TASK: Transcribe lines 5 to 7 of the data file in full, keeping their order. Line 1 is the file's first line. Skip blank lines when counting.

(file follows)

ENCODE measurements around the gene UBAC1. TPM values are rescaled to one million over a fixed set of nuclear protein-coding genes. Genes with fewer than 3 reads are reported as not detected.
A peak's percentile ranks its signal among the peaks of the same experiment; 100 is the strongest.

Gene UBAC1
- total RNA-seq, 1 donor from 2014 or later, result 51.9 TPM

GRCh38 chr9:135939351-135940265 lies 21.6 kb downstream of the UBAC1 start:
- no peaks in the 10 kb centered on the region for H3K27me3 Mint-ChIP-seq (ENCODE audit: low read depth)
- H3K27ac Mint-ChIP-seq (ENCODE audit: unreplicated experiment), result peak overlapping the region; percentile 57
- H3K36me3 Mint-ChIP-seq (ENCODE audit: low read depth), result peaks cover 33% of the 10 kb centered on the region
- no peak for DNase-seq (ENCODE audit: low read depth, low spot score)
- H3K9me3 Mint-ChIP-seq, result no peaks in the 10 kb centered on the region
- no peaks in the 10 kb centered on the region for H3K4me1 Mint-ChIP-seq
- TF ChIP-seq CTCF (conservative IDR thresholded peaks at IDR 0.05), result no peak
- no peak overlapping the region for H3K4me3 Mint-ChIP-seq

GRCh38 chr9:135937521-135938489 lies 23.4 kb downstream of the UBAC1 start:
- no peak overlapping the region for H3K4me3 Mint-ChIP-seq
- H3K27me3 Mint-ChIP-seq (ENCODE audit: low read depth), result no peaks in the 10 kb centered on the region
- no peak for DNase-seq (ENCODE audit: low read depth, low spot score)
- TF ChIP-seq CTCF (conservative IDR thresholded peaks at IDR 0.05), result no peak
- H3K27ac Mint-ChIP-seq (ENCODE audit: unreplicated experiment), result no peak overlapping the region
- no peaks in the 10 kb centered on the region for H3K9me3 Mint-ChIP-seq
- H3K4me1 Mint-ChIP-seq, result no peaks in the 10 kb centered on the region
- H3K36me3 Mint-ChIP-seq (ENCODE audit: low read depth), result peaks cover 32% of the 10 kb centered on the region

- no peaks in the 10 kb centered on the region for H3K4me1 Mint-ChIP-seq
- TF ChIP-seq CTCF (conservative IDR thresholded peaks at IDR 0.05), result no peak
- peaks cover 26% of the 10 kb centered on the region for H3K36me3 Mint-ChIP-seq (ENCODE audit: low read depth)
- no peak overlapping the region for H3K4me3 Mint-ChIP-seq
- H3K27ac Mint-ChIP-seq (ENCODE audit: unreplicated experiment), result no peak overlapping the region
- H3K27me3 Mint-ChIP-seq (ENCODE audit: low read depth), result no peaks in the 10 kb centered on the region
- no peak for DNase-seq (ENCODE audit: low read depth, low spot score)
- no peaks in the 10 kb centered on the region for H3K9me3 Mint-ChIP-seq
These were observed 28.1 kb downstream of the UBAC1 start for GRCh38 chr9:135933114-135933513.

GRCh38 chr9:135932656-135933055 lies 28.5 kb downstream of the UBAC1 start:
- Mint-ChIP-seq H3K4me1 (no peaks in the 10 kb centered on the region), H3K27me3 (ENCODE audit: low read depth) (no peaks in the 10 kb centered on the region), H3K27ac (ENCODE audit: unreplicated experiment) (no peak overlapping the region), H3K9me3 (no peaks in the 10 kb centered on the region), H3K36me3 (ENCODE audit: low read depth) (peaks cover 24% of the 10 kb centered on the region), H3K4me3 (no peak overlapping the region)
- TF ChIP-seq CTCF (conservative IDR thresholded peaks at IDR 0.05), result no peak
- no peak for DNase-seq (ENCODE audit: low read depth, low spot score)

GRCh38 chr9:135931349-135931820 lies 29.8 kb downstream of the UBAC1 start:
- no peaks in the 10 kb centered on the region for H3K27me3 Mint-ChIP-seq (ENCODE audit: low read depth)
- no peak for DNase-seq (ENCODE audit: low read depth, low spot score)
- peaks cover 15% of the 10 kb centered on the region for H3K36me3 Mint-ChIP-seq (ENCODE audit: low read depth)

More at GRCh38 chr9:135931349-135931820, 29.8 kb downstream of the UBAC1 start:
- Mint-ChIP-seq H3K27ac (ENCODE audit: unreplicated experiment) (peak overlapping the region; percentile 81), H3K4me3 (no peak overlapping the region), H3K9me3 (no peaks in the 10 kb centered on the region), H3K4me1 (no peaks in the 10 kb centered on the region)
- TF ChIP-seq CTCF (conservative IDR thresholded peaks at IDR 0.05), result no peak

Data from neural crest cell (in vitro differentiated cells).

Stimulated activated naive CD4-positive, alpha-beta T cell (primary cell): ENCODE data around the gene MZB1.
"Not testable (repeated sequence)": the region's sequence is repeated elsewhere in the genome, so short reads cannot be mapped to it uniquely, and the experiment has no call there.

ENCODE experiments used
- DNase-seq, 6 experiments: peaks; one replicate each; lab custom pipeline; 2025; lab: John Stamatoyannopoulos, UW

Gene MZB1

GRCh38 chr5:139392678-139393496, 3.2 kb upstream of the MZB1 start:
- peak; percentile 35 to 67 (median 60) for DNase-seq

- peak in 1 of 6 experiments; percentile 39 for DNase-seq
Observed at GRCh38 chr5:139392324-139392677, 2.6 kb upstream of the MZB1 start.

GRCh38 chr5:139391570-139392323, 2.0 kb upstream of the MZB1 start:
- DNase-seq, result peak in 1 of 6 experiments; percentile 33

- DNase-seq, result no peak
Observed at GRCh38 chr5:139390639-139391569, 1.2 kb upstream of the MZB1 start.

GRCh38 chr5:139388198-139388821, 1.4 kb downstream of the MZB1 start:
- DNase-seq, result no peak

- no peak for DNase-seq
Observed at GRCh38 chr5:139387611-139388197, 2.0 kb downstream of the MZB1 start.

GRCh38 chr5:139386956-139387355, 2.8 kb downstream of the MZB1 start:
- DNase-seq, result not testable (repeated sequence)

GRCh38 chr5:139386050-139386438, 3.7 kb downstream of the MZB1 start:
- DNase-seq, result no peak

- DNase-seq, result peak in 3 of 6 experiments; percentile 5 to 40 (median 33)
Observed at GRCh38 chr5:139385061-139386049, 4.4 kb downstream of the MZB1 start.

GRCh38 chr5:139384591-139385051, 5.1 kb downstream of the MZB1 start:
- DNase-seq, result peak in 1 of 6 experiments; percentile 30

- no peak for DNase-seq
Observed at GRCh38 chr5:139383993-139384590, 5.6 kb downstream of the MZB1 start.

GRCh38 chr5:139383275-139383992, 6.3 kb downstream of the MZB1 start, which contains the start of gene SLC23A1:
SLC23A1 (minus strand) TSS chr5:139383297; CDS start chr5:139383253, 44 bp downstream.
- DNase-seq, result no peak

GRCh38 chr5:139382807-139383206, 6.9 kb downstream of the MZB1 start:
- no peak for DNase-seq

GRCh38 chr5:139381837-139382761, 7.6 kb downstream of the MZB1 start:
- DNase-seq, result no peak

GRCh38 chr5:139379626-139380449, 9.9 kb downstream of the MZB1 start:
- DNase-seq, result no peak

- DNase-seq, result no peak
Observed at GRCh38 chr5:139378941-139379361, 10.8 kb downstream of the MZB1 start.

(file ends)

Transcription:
GRCh38 chr9:135939351-135940265 lies 21.6 kb downstream of the UBAC1 start:
- no peaks in the 10 kb centered on the region for H3K27me3 Mint-ChIP-seq (ENCODE audit: low read depth)
- H3K27ac Mint-ChIP-seq (ENCODE audit: unreplicated experiment), result peak overlapping the region; percentile 57